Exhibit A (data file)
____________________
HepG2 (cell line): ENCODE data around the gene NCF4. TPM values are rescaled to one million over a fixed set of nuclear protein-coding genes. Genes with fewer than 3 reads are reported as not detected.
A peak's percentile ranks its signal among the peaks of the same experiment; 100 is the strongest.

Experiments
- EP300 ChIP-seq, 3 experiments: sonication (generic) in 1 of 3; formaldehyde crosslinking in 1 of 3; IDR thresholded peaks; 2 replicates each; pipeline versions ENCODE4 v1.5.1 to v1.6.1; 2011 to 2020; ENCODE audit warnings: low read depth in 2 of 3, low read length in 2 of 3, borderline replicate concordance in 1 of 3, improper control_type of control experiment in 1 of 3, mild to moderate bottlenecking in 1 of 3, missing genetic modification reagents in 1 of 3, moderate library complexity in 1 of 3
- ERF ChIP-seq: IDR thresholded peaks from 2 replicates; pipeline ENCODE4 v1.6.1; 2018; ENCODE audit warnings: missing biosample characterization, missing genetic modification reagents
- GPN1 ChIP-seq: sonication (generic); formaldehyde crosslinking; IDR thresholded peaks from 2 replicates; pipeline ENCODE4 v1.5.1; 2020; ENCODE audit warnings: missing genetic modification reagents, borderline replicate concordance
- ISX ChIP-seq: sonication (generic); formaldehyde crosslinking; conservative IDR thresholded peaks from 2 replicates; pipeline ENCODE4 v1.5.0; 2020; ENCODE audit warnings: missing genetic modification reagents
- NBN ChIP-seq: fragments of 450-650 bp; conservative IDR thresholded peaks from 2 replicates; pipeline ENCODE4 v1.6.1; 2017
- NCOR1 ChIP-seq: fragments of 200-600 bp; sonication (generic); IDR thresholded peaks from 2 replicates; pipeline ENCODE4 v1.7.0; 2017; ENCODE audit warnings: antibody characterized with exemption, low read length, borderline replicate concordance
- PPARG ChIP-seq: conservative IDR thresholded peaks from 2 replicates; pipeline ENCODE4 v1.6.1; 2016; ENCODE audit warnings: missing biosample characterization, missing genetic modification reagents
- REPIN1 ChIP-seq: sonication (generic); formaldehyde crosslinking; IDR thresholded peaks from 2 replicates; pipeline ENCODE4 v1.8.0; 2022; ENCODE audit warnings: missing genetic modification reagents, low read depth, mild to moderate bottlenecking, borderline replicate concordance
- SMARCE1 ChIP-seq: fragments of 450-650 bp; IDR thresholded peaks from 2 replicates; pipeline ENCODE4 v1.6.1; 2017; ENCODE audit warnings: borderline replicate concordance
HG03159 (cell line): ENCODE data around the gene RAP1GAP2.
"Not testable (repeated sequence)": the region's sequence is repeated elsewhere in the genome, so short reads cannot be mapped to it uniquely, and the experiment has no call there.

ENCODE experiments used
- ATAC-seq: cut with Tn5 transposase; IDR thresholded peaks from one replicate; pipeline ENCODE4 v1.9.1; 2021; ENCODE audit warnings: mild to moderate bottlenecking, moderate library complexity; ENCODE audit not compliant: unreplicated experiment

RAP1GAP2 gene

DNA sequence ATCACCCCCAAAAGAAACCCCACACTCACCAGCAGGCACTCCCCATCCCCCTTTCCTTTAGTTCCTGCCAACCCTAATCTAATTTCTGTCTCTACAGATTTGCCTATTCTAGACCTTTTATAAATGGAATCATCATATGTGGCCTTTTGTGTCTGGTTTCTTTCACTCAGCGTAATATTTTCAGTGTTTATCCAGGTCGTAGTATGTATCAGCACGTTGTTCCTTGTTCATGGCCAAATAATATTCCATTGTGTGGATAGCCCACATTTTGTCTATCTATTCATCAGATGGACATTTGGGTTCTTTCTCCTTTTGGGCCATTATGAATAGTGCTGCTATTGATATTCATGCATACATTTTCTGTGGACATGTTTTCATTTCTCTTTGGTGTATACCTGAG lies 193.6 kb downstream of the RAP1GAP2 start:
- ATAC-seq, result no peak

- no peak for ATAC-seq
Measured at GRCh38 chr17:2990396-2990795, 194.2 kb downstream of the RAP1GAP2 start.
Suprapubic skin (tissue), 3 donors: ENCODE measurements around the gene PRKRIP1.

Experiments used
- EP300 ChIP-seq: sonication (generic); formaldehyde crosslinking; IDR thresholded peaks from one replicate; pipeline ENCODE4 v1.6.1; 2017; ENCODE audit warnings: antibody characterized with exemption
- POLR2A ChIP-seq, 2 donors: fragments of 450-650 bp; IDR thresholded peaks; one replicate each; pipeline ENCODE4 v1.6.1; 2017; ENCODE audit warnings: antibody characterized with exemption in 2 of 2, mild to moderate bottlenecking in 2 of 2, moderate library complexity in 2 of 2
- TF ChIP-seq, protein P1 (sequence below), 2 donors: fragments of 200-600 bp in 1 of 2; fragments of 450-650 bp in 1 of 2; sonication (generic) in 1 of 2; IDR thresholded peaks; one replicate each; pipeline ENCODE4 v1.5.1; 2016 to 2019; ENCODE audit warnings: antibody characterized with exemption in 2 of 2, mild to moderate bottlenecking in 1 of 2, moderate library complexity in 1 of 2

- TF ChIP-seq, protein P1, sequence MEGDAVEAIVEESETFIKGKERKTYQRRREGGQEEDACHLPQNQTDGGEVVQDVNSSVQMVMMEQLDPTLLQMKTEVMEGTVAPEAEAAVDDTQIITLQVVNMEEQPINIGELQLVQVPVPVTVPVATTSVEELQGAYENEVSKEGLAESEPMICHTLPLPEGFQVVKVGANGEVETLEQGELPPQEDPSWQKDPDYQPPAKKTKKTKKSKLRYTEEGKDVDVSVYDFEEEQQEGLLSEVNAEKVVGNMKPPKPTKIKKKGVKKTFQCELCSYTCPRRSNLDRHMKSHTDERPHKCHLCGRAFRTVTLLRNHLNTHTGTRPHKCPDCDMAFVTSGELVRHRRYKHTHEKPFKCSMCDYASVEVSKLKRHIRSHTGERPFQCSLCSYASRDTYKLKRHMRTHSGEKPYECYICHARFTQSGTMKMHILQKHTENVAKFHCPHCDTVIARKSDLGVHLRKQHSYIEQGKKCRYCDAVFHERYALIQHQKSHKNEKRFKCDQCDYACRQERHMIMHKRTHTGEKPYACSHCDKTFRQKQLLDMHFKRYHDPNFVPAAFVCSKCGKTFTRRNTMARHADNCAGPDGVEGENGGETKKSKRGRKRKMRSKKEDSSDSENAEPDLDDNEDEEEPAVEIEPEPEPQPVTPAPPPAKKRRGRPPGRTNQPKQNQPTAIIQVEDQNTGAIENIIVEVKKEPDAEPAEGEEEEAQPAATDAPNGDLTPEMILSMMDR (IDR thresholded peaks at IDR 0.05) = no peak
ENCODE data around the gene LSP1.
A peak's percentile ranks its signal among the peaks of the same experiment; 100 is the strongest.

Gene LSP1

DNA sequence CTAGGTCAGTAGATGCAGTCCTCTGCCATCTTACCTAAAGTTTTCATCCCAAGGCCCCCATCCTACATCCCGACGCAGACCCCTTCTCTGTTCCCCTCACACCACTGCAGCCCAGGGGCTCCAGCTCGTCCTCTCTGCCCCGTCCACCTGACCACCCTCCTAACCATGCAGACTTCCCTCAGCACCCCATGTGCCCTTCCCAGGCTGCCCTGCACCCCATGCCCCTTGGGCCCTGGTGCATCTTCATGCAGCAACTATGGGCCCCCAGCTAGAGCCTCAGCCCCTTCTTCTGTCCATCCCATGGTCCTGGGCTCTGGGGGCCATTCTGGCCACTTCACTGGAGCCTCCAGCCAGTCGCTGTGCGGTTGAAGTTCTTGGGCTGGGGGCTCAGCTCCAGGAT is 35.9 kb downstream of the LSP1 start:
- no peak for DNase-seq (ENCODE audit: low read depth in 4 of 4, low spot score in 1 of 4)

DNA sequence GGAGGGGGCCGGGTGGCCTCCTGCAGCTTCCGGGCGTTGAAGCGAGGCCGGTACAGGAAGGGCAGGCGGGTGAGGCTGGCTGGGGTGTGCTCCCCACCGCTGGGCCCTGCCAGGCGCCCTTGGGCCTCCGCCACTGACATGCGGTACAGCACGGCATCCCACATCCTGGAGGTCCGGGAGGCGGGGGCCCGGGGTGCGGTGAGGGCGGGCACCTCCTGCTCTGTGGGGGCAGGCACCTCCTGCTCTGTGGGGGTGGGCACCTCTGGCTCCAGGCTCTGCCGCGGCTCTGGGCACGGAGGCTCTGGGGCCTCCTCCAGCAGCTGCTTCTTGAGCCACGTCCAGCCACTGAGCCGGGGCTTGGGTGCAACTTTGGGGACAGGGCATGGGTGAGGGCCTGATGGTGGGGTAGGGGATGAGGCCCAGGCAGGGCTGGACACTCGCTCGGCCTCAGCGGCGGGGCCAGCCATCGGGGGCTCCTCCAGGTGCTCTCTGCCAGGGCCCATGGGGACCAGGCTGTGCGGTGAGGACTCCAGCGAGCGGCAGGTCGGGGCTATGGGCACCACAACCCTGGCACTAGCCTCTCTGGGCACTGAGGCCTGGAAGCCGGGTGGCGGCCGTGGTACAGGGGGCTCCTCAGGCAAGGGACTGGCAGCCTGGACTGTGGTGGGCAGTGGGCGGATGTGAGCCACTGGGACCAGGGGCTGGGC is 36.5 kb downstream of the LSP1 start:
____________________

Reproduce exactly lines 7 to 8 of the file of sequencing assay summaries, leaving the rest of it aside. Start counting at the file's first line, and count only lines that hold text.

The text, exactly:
- ISX ChIP-seq: sonication (generic); formaldehyde crosslinking; conservative IDR thresholded peaks from 2 replicates; pipeline ENCODE4 v1.5.0; 2020; ENCODE audit warnings: missing genetic modification reagents
- NBN ChIP-seq: fragments of 450-650 bp; conservative IDR thresholded peaks from 2 replicates; pipeline ENCODE4 v1.6.1; 2017